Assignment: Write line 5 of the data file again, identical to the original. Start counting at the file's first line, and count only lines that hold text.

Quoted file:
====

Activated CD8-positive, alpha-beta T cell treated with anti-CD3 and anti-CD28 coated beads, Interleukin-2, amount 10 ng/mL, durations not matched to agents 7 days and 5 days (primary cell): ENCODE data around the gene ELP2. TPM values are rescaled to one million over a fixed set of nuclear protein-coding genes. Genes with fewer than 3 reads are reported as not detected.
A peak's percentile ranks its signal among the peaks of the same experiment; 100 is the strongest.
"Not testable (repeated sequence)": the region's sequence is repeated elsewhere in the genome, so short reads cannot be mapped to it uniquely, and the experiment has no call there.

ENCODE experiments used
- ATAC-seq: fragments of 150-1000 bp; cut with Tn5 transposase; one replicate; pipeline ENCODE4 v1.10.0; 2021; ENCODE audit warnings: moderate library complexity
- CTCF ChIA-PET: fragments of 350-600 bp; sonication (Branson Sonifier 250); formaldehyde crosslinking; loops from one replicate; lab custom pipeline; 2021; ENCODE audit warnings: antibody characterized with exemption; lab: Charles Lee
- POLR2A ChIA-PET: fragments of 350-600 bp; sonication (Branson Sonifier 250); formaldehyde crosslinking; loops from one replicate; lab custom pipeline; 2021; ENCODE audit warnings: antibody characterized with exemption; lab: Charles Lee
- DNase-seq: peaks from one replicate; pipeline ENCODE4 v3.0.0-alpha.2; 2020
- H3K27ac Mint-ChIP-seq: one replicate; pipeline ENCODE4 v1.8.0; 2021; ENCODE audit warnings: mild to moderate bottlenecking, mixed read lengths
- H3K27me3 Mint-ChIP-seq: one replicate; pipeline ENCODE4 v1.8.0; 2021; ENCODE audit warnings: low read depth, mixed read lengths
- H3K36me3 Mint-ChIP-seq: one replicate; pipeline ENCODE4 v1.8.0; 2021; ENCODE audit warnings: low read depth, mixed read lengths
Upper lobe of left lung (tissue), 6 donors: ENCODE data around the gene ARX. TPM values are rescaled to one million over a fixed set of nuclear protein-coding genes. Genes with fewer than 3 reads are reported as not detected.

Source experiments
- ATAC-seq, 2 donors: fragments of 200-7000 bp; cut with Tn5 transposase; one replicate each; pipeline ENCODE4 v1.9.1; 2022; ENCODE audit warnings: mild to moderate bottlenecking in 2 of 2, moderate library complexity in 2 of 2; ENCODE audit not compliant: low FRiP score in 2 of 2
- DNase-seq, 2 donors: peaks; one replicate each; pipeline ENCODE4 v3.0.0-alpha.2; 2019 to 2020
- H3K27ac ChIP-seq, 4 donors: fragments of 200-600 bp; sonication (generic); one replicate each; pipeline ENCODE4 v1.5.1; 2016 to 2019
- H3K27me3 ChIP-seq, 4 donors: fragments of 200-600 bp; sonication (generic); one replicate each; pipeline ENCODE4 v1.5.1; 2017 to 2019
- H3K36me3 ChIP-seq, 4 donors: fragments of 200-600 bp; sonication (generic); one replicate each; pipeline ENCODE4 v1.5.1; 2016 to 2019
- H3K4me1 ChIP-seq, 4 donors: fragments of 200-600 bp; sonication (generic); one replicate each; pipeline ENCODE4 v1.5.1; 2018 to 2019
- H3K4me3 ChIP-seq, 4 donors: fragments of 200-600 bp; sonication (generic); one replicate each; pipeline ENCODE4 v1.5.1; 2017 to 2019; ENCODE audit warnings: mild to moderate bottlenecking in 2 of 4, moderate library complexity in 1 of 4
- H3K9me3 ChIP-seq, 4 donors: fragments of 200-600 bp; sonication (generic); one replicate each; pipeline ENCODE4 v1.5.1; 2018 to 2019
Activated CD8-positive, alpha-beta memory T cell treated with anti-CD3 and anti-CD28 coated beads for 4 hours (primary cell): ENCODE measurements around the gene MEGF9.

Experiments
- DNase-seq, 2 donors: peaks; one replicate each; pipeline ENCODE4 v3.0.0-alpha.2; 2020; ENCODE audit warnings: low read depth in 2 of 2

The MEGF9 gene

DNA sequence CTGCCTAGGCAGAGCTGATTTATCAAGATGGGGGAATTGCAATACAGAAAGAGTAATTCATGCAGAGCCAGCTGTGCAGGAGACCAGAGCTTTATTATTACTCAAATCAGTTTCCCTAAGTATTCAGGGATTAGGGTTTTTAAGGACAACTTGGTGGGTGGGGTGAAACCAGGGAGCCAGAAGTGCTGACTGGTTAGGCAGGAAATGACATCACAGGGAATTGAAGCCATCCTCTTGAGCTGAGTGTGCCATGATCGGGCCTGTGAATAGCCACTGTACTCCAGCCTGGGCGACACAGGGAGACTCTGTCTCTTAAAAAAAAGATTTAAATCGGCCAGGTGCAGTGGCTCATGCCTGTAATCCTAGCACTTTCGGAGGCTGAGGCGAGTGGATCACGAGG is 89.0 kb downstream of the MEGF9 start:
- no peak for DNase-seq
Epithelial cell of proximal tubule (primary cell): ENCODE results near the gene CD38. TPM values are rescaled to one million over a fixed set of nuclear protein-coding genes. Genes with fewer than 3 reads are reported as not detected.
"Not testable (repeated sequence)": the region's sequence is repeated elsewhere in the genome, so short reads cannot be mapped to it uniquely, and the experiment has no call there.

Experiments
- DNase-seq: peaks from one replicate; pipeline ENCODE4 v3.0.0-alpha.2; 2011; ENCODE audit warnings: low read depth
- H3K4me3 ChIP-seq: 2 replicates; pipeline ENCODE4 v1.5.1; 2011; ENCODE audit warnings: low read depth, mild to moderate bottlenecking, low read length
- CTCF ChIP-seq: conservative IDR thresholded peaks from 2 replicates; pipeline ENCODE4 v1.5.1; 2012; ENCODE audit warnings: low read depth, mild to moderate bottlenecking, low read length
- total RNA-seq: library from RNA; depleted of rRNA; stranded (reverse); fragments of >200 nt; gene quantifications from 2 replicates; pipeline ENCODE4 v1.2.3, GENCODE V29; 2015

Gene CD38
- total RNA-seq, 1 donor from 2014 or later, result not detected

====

- ATAC-seq: fragments of 150-1000 bp; cut with Tn5 transposase; one replicate; pipeline ENCODE4 v1.10.0; 2021; ENCODE audit warnings: moderate library complexity